As most of our readers remember, I tested out a new Saab 9-3X wagon and found it to be lacking in any features that made it stand out from its competitors. But, Saab has always marched to the beat of its own drum (which, ironically, led it right to the poorhouse), for better or for worse. My Aunt’s family lives in Albany, NY, and they have owned this red 900 hatchback since it was new, and they won’t get rid of it. It’s rusty, it’s crusty, and it has 174,000 miles on it. But, I approached it with a question: How good is a 17 year old Saab that’s spent most of its life in the Rust Belt? On a cold night in December, my uncle tossed me the keys and I found out.
First things first, this car is not in the greatest condition. The red paint was mottled with nasty rust on most of the panels, including a nicely sized hole in the trunk. The rims have lost a lot of their finish to wear and tear, and the headlights have more clouds than London in the springtime. But, this car is a lesson in the phrase, “don’t judge a book by its cover”. I sat in it, and the interior lights were somewhat working (most of the center stack was nonfunctional, and the sunroof was stuck closed). My uncle also explained that the air conditioning was broken and the heater was functional. With that in mind, I surveyed the rest of the interior and found it was still holding together, despite the electrical maladies.
All the gauges worked when I turned the key to ACC, and I went for the ignition again and the little 2.3L naturally aspirated straight-4, with all of its 150hp and 2.3 liters, fired up on the first turn. This one was a 4-speed automatic model, and even with more than 170K miles on its shoulders, has been regularly maintained and kept up to date constantly. After backing it out of the driveway, I brought it out to the streets of Slingerlands, NY, and found that the little red Saab still had plenty of life left in it. The seats are comfortable but at this point in their lives are definitely not as supportive as they once might have been. The ride revealed how old the car was as well–it was comfortable but the shocks were a bit worn. The brake pedal was solid, stopping this Saab with little fade and reasonable nosedive.
Handling-wise, the little 900 felt tight. The steering on it is fantastic, it feels much more lively and communicative than the 9-3X I drove. It was heavy and had plenty of feel. The body lean was predictable but in no way irritating. Around an industrial park, it felt more than capable, with a chassis that was nice and solid on all accounts. Although this one was not the turbo, the 2.3L, 150hp I4 was more than capable around town, and sounded willing when pushed to its limits. The transmission, however, could’ve be better–the 4-speed automatic is prone to gear-hunting and is definitely tuned for fuel economy. The little Swedish bean isn’t dead yet, and like some other old European cars I’ve come across, rust and old age just doesn’t seem to affect the driving experience. Mechanically, my uncle’s old Saab was pretty much 100%. After I got it up to 60mph and threw it around a few mountain roads, it became quite clear to me that this was a car that did not get worse with time.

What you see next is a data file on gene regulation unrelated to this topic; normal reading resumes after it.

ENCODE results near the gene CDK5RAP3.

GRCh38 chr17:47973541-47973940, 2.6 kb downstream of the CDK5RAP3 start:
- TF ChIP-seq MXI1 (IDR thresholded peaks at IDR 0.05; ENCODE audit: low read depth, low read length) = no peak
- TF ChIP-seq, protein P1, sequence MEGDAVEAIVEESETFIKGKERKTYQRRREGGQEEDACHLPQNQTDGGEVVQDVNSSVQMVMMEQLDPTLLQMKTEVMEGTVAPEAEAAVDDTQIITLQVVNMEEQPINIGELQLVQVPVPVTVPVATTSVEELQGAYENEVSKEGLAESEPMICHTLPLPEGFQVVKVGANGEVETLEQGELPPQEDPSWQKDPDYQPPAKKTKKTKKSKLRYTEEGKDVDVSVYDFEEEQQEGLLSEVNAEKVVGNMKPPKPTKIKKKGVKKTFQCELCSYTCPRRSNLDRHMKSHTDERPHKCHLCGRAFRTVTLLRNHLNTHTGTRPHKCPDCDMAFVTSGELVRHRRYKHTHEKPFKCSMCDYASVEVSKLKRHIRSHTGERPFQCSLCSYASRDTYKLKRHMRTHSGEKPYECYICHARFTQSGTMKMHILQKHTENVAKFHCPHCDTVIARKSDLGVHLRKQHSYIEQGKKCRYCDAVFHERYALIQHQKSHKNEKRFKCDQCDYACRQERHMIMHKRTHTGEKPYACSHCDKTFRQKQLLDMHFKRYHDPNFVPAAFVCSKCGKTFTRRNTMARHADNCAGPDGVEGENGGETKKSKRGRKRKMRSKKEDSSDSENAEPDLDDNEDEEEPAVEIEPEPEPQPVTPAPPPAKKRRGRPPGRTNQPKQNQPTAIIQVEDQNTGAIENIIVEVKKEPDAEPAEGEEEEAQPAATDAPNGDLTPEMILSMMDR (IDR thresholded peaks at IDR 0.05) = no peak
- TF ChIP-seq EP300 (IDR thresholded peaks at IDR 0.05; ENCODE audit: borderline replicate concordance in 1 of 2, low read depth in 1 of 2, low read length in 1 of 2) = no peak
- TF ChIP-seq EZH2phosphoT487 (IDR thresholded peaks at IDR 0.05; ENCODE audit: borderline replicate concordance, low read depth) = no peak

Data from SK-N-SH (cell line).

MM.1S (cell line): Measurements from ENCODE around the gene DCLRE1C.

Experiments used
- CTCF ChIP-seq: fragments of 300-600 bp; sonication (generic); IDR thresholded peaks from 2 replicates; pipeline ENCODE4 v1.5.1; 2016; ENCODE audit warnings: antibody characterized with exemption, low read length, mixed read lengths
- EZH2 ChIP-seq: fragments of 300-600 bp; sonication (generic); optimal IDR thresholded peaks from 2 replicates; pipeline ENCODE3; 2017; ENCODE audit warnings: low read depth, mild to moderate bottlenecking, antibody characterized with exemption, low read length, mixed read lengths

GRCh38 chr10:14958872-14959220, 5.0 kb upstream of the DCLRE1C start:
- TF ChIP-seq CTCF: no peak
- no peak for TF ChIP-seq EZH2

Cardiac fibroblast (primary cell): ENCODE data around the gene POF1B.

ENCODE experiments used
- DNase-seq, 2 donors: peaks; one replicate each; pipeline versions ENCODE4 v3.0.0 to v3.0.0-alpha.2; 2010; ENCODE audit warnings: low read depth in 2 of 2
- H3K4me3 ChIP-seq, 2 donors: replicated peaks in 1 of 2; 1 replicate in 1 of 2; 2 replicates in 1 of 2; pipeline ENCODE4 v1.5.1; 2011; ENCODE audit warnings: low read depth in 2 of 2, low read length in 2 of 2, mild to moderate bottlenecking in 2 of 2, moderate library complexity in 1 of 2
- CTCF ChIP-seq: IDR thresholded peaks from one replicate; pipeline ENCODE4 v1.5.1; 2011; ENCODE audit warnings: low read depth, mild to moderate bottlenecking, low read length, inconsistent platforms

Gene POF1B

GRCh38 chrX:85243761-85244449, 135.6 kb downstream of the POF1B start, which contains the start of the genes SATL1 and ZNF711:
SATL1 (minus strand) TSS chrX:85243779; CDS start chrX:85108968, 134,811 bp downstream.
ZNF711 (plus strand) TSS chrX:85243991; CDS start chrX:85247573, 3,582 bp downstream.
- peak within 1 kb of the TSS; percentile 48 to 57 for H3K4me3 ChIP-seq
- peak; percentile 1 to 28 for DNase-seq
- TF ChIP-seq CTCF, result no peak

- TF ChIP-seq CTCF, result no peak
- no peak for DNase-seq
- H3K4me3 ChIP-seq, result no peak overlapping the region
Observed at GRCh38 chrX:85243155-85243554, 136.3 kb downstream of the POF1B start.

My uncle is the original owner and has gone from using this car on a daily basis to using it only for trips to airports or non-essential driving, due to its age. He also wants to give it to my cousin when she becomes a licensed driver. I laughed when I heard him say it, but when I drove it, I realized that since there was nothing mechanically wrong with the car, and that it was still intact even with the rust, my uncle is far more on the money than I realized. So, while the newer Saabs aren’t my cup of tea, this older model is definitely still around and will likely be around for years to come. It’s no BMW or Mercedes, but Saab’s older models like this one are certainly built to last.
-Albert S. Davis